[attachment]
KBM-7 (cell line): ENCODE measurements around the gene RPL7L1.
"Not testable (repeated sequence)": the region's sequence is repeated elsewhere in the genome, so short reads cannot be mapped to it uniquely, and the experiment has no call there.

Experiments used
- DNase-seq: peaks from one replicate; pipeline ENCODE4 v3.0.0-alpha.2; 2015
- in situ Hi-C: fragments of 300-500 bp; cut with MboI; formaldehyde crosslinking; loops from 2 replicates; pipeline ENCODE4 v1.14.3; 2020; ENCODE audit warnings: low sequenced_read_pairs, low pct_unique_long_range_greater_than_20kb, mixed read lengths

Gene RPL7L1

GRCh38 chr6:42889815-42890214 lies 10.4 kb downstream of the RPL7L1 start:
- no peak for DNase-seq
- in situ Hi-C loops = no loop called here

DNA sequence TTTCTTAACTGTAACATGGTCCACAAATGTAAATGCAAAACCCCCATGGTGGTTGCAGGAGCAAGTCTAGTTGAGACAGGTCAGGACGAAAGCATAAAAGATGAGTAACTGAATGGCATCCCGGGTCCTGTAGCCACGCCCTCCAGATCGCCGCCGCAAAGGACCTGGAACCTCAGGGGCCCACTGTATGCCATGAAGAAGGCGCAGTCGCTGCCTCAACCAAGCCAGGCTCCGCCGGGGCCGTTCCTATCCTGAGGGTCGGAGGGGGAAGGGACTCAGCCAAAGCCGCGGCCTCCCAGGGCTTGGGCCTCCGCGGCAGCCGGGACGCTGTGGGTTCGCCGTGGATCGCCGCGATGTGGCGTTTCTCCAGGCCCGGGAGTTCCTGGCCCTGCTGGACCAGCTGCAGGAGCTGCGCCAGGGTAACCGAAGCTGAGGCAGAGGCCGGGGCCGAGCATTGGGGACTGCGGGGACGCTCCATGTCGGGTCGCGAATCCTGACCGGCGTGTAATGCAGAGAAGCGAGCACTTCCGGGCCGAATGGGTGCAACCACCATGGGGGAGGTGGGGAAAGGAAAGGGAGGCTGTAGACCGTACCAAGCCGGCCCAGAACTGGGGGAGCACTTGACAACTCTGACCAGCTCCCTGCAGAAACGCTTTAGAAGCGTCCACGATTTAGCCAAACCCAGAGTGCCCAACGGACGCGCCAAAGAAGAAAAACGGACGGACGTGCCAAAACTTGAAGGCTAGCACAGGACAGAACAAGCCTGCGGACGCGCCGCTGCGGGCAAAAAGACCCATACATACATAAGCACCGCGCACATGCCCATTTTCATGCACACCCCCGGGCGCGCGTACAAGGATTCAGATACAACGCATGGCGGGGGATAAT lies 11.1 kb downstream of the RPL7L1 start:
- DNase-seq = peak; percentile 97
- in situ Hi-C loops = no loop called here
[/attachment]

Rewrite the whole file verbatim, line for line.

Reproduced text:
KBM-7 (cell line): ENCODE measurements around the gene RPL7L1.
"Not testable (repeated sequence)": the region's sequence is repeated elsewhere in the genome, so short reads cannot be mapped to it uniquely, and the experiment has no call there.

Experiments used
- DNase-seq: peaks from one replicate; pipeline ENCODE4 v3.0.0-alpha.2; 2015
- in situ Hi-C: fragments of 300-500 bp; cut with MboI; formaldehyde crosslinking; loops from 2 replicates; pipeline ENCODE4 v1.14.3; 2020; ENCODE audit warnings: low sequenced_read_pairs, low pct_unique_long_range_greater_than_20kb, mixed read lengths

Gene RPL7L1

GRCh38 chr6:42889815-42890214 lies 10.4 kb downstream of the RPL7L1 start:
- no peak for DNase-seq
- in situ Hi-C loops = no loop called here

DNA sequence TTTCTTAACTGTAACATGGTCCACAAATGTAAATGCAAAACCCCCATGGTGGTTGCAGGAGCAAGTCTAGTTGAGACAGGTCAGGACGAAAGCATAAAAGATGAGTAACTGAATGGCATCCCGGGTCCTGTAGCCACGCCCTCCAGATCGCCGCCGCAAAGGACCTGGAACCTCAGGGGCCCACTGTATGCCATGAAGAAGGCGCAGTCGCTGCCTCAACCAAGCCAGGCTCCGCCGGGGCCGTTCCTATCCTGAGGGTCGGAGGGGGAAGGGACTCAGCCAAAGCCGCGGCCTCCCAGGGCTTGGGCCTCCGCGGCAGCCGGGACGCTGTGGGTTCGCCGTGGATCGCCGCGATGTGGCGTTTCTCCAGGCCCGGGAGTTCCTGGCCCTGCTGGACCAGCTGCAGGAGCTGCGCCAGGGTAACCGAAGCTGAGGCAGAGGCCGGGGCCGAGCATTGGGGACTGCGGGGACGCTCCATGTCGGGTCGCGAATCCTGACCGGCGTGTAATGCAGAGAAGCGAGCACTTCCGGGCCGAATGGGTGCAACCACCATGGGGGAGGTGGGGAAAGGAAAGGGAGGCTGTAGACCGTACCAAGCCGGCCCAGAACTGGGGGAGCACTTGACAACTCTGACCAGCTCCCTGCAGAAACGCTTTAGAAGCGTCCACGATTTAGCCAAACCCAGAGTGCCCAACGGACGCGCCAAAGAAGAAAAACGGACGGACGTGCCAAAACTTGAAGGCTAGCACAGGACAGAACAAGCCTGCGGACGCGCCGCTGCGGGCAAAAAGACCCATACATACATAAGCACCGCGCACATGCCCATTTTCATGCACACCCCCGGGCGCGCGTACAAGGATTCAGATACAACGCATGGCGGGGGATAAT lies 11.1 kb downstream of the RPL7L1 start:
- DNase-seq = peak; percentile 97
- in situ Hi-C loops = no loop called here